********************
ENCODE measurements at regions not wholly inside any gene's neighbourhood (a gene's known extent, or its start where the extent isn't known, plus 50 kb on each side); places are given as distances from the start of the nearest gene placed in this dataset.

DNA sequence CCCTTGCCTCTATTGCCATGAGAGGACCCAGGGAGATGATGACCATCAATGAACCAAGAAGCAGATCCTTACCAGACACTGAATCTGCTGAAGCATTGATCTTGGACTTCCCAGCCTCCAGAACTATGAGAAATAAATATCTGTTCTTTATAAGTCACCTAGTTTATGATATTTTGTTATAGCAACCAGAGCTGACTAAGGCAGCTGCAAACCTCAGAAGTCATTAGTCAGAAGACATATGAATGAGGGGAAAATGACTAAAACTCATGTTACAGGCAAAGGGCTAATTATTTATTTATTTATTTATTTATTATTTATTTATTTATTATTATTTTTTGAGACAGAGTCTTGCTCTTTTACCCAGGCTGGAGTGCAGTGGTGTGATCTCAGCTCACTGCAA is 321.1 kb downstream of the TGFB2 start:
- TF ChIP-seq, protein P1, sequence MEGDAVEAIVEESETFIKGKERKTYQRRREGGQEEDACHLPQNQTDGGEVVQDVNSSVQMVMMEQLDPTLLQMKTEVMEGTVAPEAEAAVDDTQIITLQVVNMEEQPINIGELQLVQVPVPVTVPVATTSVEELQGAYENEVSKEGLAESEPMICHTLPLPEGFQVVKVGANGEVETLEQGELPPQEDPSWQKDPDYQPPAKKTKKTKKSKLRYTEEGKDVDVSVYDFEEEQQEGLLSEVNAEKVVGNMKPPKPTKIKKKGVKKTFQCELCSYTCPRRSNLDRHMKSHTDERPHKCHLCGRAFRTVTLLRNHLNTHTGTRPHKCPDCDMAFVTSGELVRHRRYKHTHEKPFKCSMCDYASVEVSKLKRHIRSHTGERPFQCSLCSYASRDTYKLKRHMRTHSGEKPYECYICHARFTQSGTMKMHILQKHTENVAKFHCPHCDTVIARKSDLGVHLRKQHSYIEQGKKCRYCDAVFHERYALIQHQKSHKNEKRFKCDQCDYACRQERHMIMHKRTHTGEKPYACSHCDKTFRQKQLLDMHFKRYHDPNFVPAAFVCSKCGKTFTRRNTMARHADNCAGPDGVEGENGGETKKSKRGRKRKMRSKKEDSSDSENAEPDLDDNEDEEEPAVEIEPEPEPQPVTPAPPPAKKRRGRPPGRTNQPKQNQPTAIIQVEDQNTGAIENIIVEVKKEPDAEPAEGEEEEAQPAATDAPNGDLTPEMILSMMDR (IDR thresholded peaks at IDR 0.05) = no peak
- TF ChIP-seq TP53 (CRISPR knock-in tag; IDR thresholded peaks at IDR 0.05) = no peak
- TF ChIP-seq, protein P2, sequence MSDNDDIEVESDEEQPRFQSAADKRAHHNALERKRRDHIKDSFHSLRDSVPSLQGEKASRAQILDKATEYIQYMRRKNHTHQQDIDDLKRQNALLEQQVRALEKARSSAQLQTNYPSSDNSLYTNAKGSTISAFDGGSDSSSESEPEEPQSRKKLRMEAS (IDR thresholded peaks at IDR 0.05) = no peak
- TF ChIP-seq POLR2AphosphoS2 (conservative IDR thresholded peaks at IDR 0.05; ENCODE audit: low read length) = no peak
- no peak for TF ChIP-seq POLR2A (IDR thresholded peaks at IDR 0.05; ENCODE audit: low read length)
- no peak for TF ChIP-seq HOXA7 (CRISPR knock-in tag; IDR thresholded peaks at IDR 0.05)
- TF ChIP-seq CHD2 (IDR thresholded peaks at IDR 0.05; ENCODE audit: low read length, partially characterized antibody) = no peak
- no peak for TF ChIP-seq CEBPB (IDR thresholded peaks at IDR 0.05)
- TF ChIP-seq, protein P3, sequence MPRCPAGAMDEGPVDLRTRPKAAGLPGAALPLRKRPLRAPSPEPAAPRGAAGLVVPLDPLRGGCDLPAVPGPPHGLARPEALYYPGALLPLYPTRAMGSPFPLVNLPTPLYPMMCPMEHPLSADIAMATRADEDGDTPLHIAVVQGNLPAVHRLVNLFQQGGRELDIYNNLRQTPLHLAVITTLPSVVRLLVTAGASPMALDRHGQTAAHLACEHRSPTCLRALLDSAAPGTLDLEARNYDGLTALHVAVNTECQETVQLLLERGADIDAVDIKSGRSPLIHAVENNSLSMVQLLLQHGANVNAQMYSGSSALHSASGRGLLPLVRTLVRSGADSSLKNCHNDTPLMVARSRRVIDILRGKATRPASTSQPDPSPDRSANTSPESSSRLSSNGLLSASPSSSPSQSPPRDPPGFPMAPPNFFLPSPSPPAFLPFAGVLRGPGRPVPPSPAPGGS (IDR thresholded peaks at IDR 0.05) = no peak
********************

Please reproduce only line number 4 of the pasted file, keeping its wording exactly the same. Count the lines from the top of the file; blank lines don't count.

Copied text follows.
- TF ChIP-seq TP53 (CRISPR knock-in tag; IDR thresholded peaks at IDR 0.05) = no peak